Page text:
APSN Banner

Gripping account of women's hammer blow against East Timor bloodletting

Morning Star - April 11, 2016

Review by Ian Sinclair – "Never doubt that a small group of thoughtful, committed citizens can change the world. Indeed, it is the only thing that ever has." The Hammer Blow is the perfect illustration of anthropologist Margaret Mead's famous quote.

This barnstorming read tells the extraordinary story of how, in January 1996, author Andrea Needham along with nine other female activists worked to disarm a British Aerospace Hawk jet which was about to be sent to Indonesia.

Led by the murderous dictator Suharto, in 1975 Indonesia invaded the former Portuguese colony of East Timor and proceeded to carry out what US dissident Noam Chomsky described as "one of the greatest bloodlettings in modern history compared to total population."

Approximately 200,000 people – about a third of the total population – are reported to have died by the mid-1990s, with the Indonesian forces using the British-made Hawk jets to subdue the East Timorese.

Appalled by the British government aiding and abetting Indonesia's genocidal actions, and having unsuccessfully lobbied British Aerospace and the government, the 10 women formed an affinity group to explore how, using direct action, they could stop the slaughter.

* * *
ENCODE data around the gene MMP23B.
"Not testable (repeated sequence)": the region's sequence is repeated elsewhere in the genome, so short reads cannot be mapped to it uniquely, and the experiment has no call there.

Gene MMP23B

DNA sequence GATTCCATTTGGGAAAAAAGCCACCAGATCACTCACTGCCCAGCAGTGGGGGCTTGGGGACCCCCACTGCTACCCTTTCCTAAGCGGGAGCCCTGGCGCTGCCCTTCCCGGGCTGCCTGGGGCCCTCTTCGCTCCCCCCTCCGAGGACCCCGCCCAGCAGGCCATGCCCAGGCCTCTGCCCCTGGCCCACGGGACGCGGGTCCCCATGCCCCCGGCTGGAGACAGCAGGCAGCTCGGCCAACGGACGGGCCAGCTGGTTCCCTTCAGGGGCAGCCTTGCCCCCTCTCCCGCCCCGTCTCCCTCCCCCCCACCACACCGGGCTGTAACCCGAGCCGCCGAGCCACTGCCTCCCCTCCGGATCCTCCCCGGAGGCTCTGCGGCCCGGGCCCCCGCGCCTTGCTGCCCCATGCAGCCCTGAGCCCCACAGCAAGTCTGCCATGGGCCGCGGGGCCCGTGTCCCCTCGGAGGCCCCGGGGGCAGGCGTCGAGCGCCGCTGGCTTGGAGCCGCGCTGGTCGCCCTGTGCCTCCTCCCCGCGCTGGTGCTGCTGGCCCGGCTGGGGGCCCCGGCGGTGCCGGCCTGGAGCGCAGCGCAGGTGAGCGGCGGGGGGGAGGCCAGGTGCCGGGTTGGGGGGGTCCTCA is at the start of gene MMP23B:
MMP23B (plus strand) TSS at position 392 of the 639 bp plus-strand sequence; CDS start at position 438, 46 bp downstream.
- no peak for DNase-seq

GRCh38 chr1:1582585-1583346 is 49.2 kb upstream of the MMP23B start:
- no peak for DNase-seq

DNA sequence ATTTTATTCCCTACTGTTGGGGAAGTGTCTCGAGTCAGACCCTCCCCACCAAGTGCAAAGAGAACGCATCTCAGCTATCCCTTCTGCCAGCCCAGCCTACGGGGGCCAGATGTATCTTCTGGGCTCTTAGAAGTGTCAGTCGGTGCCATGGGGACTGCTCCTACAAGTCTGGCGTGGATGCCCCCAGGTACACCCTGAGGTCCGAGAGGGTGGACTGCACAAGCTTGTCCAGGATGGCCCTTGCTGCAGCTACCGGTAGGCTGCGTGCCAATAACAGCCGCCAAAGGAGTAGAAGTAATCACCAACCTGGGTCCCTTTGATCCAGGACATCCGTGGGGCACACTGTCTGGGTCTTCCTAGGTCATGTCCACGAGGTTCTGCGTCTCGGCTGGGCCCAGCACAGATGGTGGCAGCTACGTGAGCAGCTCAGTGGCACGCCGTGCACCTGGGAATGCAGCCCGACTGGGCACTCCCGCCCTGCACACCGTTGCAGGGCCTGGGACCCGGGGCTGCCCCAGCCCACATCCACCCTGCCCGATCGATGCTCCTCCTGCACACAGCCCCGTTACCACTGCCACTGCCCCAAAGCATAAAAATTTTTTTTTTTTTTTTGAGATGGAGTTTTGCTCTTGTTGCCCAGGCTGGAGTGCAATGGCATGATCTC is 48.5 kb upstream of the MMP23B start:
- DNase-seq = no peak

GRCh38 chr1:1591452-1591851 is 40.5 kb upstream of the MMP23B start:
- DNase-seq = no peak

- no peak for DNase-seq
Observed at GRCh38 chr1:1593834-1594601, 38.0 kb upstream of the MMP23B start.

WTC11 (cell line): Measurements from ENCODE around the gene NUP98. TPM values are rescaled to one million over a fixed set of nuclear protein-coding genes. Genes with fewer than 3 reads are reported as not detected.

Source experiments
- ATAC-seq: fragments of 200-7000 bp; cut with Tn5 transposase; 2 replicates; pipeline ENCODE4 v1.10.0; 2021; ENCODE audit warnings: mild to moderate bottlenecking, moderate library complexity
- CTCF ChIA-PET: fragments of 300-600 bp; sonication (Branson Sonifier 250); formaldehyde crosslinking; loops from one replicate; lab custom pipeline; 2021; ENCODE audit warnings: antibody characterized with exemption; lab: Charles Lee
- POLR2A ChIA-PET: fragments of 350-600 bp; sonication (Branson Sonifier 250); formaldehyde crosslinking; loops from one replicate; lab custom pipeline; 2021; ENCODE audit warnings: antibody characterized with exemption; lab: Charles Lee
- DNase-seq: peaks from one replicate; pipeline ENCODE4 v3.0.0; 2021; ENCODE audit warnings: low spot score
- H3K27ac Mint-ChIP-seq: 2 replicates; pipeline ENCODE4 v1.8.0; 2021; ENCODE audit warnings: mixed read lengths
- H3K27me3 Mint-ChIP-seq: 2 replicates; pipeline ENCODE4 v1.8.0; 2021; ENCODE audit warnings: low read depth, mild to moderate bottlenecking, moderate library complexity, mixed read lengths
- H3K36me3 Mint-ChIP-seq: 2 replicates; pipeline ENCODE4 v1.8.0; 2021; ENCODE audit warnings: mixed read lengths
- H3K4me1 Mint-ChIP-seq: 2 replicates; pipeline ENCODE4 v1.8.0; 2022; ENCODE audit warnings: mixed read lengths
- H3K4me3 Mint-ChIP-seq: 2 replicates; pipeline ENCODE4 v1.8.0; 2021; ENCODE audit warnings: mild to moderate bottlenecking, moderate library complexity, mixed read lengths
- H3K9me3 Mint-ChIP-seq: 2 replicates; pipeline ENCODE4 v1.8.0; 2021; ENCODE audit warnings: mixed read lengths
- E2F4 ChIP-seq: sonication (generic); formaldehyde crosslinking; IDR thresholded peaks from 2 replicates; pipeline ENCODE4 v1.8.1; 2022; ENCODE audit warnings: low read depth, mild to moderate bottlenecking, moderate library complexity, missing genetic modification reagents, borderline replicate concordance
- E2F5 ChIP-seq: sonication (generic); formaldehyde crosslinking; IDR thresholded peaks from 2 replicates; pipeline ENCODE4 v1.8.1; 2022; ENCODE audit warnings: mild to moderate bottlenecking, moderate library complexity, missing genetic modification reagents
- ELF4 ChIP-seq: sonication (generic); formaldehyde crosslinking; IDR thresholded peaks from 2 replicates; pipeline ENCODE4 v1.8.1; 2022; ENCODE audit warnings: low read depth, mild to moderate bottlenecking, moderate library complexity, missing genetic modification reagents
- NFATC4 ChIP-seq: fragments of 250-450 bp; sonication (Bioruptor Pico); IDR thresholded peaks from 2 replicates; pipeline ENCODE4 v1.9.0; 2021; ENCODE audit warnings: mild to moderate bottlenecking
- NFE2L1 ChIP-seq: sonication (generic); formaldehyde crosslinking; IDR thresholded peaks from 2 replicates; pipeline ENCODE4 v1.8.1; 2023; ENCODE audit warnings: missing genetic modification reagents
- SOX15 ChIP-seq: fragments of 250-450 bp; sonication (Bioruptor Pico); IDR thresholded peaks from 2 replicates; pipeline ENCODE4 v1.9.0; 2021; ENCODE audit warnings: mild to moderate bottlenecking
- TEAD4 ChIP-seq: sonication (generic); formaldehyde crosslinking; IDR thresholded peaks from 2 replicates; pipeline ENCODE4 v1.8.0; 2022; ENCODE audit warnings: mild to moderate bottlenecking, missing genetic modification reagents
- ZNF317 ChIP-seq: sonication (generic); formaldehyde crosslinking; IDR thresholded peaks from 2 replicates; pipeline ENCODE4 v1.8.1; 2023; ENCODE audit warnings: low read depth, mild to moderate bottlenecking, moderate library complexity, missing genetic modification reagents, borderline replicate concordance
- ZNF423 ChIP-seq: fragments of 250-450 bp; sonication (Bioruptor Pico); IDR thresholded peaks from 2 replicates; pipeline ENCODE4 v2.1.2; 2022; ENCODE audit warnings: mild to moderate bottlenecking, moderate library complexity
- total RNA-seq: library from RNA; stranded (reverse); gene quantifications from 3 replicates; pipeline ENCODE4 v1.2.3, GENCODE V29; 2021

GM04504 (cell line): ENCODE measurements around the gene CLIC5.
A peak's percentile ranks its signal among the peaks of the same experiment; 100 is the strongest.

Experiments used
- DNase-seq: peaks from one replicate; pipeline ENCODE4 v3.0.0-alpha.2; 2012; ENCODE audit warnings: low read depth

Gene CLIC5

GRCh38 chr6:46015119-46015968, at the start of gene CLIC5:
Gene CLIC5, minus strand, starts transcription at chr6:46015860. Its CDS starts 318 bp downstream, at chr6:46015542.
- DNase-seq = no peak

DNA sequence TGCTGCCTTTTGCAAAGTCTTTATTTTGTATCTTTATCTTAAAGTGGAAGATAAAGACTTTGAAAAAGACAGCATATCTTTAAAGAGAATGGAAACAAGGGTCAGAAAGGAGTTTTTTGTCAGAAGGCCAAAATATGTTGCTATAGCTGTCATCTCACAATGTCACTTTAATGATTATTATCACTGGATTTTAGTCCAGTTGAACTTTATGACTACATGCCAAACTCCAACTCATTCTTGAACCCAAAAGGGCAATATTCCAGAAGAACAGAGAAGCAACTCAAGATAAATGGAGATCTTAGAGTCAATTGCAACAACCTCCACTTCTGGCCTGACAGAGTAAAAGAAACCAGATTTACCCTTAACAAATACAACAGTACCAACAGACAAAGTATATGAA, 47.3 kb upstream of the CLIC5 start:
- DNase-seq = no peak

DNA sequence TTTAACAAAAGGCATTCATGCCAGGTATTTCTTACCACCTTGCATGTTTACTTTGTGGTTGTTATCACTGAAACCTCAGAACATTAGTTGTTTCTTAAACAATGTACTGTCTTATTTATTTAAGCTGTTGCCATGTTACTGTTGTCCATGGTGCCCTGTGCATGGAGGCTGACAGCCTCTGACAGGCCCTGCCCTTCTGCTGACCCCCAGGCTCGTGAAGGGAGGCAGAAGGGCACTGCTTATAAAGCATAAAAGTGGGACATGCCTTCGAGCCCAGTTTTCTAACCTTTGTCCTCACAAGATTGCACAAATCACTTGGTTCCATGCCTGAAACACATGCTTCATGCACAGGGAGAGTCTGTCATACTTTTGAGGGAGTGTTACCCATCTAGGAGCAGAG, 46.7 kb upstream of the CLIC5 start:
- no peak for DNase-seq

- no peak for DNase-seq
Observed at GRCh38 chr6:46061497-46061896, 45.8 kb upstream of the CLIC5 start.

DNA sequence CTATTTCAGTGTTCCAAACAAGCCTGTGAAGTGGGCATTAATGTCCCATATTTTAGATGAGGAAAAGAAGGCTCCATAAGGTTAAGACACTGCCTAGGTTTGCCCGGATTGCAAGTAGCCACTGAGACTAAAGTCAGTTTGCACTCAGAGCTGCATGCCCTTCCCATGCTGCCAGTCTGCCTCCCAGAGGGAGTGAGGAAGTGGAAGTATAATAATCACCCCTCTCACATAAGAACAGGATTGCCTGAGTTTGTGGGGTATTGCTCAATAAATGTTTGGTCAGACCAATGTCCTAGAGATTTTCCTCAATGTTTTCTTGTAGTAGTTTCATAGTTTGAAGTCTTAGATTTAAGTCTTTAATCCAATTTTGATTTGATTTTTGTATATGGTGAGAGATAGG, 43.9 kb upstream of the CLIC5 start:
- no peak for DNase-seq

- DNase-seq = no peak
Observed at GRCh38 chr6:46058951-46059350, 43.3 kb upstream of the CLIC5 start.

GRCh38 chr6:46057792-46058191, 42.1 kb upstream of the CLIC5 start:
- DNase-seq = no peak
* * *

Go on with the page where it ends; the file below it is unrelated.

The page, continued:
The preparation for what is now known as the Seeds of Hope East Timor Ploughshares Action took 10 long months and Needham explains the group bonded over a number of weekends including lengthy "life-sharing" sessions and discussing questions of militarism, patriarchy, co-operation with authority, secrecy and openness and when is it right to break the law.

Needham's account of sneaking into the British Aerospace factory at Warton and disarming the Hawk by hammering and smashing parts of the aircraft is absolutely riveting. Eventually discovered by security, the three women who carried out the action – Needham, Jo Blackman and Lotta Kronlid, along with Angie Zelter – were arrested.

Reasoning that they acted to prevent a larger crime, their subsequent trial in Liverpool is a fascinating and uplifting example of passionately principled people presenting their case to the conservative British legal system.

"I'm not breaking the law, I'm upholding it," Kronlid told the prosecutor. After six months on remand in prison and a huge support campaign publicising their actions the four women were acquitted on July 30 1996 to jubilant scenes outside the court.

"In 20 years of resistance we were never able to shoot down an aircraft," East Timor's future president Jose Ramon Horta wrote in a letter to the women in prison. "You did it without even firing a single shot and without hurting the pilot."

Frustratingly, after its election in 1997, Tony Blair's government, with Robin Cook as foreign secretary, refused to stop arming Indonesia. That exposed Labour's "ethical foreign policy" for the sham it was, notes Needham.

Yet the action of these dedicated activists arguably played a role in ending the occupation of East Timor and will inspire fellow activists for years to come.

Source: http://www.morningstaronline.co.uk/a-3c32-Gripping-account-of-womens-hammer-blow-against-East-Timor-bloodletting